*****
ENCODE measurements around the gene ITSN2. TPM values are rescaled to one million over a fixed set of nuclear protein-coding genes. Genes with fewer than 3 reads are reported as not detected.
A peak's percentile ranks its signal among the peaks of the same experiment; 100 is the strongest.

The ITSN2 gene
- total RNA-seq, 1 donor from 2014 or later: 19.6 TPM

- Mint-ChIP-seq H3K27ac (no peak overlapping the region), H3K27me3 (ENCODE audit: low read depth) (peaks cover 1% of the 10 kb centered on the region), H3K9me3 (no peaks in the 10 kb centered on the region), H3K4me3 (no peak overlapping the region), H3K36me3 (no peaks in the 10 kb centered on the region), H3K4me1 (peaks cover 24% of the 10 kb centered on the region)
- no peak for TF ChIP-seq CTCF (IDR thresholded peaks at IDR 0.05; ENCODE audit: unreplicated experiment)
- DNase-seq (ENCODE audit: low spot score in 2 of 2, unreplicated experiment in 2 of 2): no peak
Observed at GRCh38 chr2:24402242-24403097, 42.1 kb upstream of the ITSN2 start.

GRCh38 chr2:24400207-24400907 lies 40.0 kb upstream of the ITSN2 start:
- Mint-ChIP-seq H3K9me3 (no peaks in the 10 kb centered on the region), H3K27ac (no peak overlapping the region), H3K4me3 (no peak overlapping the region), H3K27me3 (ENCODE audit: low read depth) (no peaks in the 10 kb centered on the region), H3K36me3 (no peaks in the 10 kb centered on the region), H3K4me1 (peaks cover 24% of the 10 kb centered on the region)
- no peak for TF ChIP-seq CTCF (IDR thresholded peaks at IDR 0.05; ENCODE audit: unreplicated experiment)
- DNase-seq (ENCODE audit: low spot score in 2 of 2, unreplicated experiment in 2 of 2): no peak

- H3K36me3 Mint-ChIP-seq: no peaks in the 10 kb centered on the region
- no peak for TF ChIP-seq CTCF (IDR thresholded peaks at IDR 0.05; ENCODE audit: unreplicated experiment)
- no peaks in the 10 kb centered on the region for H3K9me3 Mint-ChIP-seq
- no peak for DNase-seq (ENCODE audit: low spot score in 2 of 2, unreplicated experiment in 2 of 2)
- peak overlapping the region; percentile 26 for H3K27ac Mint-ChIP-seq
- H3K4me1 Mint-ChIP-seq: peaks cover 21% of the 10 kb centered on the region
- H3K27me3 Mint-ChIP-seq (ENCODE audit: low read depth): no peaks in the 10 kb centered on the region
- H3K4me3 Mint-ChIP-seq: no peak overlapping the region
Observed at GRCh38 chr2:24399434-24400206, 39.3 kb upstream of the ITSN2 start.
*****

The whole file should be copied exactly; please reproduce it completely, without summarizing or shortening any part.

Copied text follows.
ENCODE measurements around the gene ITSN2. TPM values are rescaled to one million over a fixed set of nuclear protein-coding genes. Genes with fewer than 3 reads are reported as not detected.
A peak's percentile ranks its signal among the peaks of the same experiment; 100 is the strongest.

The ITSN2 gene
- total RNA-seq, 1 donor from 2014 or later: 19.6 TPM

- Mint-ChIP-seq H3K27ac (no peak overlapping the region), H3K27me3 (ENCODE audit: low read depth) (peaks cover 1% of the 10 kb centered on the region), H3K9me3 (no peaks in the 10 kb centered on the region), H3K4me3 (no peak overlapping the region), H3K36me3 (no peaks in the 10 kb centered on the region), H3K4me1 (peaks cover 24% of the 10 kb centered on the region)
- no peak for TF ChIP-seq CTCF (IDR thresholded peaks at IDR 0.05; ENCODE audit: unreplicated experiment)
- DNase-seq (ENCODE audit: low spot score in 2 of 2, unreplicated experiment in 2 of 2): no peak
Observed at GRCh38 chr2:24402242-24403097, 42.1 kb upstream of the ITSN2 start.

GRCh38 chr2:24400207-24400907 lies 40.0 kb upstream of the ITSN2 start:
- Mint-ChIP-seq H3K9me3 (no peaks in the 10 kb centered on the region), H3K27ac (no peak overlapping the region), H3K4me3 (no peak overlapping the region), H3K27me3 (ENCODE audit: low read depth) (no peaks in the 10 kb centered on the region), H3K36me3 (no peaks in the 10 kb centered on the region), H3K4me1 (peaks cover 24% of the 10 kb centered on the region)
- no peak for TF ChIP-seq CTCF (IDR thresholded peaks at IDR 0.05; ENCODE audit: unreplicated experiment)
- DNase-seq (ENCODE audit: low spot score in 2 of 2, unreplicated experiment in 2 of 2): no peak

- H3K36me3 Mint-ChIP-seq: no peaks in the 10 kb centered on the region
- no peak for TF ChIP-seq CTCF (IDR thresholded peaks at IDR 0.05; ENCODE audit: unreplicated experiment)
- no peaks in the 10 kb centered on the region for H3K9me3 Mint-ChIP-seq
- no peak for DNase-seq (ENCODE audit: low spot score in 2 of 2, unreplicated experiment in 2 of 2)
- peak overlapping the region; percentile 26 for H3K27ac Mint-ChIP-seq
- H3K4me1 Mint-ChIP-seq: peaks cover 21% of the 10 kb centered on the region
- H3K27me3 Mint-ChIP-seq (ENCODE audit: low read depth): no peaks in the 10 kb centered on the region
- H3K4me3 Mint-ChIP-seq: no peak overlapping the region
Observed at GRCh38 chr2:24399434-24400206, 39.3 kb upstream of the ITSN2 start.